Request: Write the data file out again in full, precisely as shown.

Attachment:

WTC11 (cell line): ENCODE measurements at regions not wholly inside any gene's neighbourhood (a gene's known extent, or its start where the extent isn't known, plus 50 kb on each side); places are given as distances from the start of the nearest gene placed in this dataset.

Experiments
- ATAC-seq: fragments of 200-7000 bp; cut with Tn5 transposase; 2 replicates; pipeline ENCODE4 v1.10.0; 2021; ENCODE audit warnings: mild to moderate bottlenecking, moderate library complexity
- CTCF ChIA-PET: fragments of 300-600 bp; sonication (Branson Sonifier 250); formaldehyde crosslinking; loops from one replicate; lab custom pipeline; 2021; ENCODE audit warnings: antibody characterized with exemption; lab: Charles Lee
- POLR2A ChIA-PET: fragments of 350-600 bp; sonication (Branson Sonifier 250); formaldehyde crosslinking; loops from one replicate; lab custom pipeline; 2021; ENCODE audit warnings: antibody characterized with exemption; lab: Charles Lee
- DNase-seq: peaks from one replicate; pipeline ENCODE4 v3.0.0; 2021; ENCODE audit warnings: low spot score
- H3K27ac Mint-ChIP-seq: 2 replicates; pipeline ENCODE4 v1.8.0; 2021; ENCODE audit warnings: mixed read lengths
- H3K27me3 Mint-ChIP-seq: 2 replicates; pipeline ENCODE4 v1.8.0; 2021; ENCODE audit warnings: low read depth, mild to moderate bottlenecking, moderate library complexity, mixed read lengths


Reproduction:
WTC11 (cell line): ENCODE measurements at regions not wholly inside any gene's neighbourhood (a gene's known extent, or its start where the extent isn't known, plus 50 kb on each side); places are given as distances from the start of the nearest gene placed in this dataset.

Experiments
- ATAC-seq: fragments of 200-7000 bp; cut with Tn5 transposase; 2 replicates; pipeline ENCODE4 v1.10.0; 2021; ENCODE audit warnings: mild to moderate bottlenecking, moderate library complexity
- CTCF ChIA-PET: fragments of 300-600 bp; sonication (Branson Sonifier 250); formaldehyde crosslinking; loops from one replicate; lab custom pipeline; 2021; ENCODE audit warnings: antibody characterized with exemption; lab: Charles Lee
- POLR2A ChIA-PET: fragments of 350-600 bp; sonication (Branson Sonifier 250); formaldehyde crosslinking; loops from one replicate; lab custom pipeline; 2021; ENCODE audit warnings: antibody characterized with exemption; lab: Charles Lee
- DNase-seq: peaks from one replicate; pipeline ENCODE4 v3.0.0; 2021; ENCODE audit warnings: low spot score
- H3K27ac Mint-ChIP-seq: 2 replicates; pipeline ENCODE4 v1.8.0; 2021; ENCODE audit warnings: mixed read lengths
- H3K27me3 Mint-ChIP-seq: 2 replicates; pipeline ENCODE4 v1.8.0; 2021; ENCODE audit warnings: low read depth, mild to moderate bottlenecking, moderate library complexity, mixed read lengths